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Pages of History: July 1959

From the pages of the Del Norte Triplicate, July 1959.

Board urges no action on the Klamath Dam

At the suggestion of E. Larson Myers of Klamath, the Board of Supervisors Monday wired to an executive meeting of the Fish and Game Commission in San Diego not to take any action on an application by the California-Oregon Power Com­pany to build a dam on the Klamath River until a public hearing has been held somewhere in Northern California.

Myers said his attention had been called to the matter by Charley Bohrmann, chairman of the engineering committee of the Associated Sportsmen of California.

 In his letter to Myers, Bohrmann said the sportsmen oppose the dam, which under the plan would be constructed at Iron Gate, unless COPCO is required to provide, operate and maintain fishery relocation facilities below the dam, as is now being done on federal projects.

The Association Sportsmen have also asked the Federal Power Commission not to grant any additional power plant licenses to COPCO in California unless the fishery spawning grounds are protected. 

Three Bees sInks


The shrimp boat “Three Bees” sank in Crescent Harbor on Monday morning, July 6, while the owner and his crew watched helplessly from the docks. Harbormaster Darrell Richcreek said damages to the sleek vessel may run in excess of $5,000.

The boat is owned by Arleon Parsons. It sank at low tide, about 2:40 a.m. A seacock, only partially closed and unnoticed apparently caused the sinking. The “Three Bees” was working for the West Coast Crab Company and was to have set out again on Monday.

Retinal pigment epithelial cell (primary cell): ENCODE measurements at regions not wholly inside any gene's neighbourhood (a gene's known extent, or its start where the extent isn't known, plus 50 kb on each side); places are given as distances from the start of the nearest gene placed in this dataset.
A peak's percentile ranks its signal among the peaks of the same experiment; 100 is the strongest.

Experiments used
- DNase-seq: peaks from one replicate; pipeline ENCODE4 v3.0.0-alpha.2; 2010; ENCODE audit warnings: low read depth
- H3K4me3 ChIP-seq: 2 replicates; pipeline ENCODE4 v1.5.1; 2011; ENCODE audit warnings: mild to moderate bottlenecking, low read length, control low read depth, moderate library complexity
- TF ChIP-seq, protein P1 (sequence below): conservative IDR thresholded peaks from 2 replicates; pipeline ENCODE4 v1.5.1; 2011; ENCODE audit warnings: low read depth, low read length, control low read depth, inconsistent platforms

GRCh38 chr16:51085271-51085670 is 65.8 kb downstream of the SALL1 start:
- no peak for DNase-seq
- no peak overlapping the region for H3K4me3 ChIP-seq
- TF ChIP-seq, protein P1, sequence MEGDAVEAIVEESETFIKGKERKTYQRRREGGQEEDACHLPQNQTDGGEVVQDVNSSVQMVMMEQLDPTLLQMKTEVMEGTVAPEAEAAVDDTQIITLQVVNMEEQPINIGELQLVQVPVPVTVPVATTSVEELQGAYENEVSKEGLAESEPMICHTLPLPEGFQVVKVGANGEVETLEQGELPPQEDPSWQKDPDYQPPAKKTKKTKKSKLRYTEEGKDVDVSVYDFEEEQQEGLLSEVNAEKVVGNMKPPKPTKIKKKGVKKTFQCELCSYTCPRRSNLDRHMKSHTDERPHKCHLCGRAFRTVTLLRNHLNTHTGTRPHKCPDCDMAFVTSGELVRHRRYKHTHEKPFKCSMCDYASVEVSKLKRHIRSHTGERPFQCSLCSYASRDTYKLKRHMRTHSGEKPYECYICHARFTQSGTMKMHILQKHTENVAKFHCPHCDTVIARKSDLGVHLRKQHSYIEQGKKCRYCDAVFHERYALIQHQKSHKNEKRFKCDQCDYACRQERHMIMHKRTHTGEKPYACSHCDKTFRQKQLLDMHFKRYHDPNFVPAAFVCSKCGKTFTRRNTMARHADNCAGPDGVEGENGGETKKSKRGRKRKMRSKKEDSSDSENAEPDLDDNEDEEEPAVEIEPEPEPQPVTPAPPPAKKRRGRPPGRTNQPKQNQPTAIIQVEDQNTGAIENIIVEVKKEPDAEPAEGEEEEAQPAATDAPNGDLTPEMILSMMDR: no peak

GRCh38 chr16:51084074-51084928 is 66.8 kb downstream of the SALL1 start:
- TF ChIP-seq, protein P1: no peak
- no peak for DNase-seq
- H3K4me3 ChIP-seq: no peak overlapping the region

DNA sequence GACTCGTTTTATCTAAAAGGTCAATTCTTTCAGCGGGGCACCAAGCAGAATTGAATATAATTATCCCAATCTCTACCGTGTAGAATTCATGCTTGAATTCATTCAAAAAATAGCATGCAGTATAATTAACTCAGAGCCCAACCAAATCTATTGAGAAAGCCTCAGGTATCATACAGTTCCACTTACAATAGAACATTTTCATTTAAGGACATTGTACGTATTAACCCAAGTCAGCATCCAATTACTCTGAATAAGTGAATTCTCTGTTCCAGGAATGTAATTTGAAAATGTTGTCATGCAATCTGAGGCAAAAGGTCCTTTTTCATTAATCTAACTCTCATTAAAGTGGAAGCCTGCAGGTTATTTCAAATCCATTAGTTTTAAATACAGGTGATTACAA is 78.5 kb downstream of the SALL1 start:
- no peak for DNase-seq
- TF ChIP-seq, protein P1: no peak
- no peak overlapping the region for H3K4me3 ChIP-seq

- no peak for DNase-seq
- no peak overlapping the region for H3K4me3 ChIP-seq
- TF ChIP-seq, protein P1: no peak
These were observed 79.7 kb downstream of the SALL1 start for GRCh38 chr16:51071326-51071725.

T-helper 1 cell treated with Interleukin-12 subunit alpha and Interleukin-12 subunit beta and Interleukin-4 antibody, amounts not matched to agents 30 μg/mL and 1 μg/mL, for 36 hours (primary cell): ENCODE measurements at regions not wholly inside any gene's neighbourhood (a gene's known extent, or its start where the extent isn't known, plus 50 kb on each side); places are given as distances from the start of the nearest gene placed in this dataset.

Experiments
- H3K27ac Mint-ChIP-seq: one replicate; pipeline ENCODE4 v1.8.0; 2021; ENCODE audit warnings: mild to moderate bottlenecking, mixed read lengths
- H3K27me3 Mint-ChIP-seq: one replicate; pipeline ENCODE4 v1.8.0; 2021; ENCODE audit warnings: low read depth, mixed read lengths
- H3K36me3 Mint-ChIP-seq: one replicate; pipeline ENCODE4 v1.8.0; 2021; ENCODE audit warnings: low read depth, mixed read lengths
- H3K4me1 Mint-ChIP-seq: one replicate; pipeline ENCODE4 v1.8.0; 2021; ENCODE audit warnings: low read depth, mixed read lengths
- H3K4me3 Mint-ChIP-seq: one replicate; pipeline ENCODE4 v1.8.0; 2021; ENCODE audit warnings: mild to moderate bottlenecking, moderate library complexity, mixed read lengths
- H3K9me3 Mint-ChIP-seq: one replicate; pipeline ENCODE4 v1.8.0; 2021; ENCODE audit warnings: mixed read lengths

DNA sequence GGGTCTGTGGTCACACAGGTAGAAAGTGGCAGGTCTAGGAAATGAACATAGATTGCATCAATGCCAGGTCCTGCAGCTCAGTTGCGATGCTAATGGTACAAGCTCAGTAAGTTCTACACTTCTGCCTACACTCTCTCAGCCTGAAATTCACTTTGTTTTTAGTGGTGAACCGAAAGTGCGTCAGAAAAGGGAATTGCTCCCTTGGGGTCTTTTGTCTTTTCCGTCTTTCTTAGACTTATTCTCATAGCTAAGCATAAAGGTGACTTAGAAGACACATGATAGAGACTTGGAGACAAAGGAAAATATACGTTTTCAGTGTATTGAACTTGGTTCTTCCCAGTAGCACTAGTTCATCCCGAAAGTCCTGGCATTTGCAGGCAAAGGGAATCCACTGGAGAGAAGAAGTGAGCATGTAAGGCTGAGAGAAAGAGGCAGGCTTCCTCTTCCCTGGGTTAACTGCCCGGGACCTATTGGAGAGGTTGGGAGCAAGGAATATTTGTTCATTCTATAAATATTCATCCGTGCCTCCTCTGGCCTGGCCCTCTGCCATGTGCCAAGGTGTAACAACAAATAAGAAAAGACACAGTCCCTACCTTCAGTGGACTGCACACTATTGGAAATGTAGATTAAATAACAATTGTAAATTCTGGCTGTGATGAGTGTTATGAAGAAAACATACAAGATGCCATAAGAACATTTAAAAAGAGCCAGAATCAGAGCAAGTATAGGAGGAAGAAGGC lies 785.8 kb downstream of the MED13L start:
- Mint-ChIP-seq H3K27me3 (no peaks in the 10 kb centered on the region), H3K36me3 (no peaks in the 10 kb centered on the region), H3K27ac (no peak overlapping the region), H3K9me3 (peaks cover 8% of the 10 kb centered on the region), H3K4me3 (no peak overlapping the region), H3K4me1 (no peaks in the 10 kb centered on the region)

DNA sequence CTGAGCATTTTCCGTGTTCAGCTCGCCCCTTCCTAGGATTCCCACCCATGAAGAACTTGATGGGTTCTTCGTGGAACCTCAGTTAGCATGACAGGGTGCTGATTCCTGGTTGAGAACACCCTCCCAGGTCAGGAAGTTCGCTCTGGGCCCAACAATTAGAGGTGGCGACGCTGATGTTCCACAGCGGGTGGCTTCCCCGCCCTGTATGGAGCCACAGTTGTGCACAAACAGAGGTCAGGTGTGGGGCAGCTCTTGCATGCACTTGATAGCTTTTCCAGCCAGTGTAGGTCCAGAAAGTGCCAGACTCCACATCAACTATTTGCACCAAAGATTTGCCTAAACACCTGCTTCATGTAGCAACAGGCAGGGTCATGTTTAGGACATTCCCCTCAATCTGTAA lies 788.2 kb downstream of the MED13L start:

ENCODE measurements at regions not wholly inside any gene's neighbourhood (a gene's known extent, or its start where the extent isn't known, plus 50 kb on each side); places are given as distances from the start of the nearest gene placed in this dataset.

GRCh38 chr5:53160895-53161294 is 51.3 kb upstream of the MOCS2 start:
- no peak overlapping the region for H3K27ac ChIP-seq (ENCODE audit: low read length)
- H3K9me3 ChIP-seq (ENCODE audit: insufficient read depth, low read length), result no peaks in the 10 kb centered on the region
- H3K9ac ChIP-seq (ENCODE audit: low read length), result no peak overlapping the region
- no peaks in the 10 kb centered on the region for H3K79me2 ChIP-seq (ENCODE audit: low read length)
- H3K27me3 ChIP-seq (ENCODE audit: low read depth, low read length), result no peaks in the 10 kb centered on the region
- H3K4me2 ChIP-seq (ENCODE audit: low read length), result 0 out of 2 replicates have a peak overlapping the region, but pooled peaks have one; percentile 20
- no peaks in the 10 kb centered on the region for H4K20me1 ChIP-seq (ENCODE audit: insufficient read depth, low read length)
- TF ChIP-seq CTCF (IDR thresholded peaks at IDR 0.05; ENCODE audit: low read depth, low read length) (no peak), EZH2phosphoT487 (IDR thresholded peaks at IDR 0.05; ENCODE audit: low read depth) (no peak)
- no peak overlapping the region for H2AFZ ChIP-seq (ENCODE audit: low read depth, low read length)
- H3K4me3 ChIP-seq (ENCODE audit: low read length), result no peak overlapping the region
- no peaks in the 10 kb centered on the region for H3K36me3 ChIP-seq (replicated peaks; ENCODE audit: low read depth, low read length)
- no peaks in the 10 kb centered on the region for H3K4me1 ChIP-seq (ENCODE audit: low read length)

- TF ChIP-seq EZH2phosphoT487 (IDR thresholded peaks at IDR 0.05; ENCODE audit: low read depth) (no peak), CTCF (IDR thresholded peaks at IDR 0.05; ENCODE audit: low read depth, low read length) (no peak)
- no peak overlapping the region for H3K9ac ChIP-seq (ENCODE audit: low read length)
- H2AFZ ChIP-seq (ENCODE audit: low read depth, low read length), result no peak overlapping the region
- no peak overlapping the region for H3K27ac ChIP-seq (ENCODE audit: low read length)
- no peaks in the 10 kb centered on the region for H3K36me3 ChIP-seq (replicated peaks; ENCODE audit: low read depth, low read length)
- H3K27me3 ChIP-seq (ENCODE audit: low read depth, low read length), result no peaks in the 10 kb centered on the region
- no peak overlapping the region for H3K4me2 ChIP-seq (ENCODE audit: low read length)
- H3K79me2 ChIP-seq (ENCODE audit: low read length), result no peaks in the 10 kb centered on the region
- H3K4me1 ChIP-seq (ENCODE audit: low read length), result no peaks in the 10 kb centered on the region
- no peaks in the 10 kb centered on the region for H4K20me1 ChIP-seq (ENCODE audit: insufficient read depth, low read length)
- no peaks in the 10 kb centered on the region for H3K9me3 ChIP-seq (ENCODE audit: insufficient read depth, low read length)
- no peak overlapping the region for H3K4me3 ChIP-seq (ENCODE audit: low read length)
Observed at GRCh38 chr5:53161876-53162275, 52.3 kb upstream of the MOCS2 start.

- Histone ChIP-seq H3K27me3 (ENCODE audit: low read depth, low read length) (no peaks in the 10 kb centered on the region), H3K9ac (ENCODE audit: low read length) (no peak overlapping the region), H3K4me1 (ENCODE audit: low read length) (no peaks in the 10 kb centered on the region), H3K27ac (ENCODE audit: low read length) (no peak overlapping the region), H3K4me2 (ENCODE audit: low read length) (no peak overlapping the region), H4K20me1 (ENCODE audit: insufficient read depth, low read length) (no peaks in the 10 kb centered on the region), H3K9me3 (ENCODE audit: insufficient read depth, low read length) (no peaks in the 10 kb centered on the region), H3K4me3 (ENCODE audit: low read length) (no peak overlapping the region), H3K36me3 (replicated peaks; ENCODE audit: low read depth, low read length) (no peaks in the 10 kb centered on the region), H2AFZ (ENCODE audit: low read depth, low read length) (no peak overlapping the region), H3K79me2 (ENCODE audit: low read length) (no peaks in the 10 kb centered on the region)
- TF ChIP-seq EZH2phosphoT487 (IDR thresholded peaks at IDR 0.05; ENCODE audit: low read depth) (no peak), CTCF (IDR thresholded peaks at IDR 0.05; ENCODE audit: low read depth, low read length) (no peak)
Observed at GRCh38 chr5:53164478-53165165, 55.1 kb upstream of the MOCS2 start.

“Top Dog” at the dock

The undisputed “top dog” at Citizen’s Dock in Crescent City is a busy little sea-going black and white dog named “Pinky.”

Pinky is the mascot for the men assigned to the Coast Guard patrol boat stationed at the dock. He is also inspector of pilings and everybody’s pal on the docks. A familiar sight is the sturdy little dog busily making his rounds of the dock’s facilities, the fishermen and longshoremen, making sure that all is right in his domain.

Pinky came aboard the patrol boat last January in San Francisco. It is questionable whether the crew adopted him or he adopted the crew. At any rate, Pinky is a regular hand at the dock. He’s also chief aboard the boat, a privileged hand at that, for his name never appears on the roster.

During his daily tours Pinky’s attitude suggests that only through his graciousness does he allow all those humans to use “his dock.” And it’s partly true, for if anybody is the boss of Citizen’s Dock, it is a little black and white dog called Pinky.

Youth center has been named “Beach House”

“Beach House” has been selected as the name for the new youth center now being rehabilitated by ambitious youngsters here. The group, working under the supervision and guidance of Tom Cole, has accomplished miracles with the old IOOF Hall in the past several days and plans on opening its doors within the next couple of weeks.

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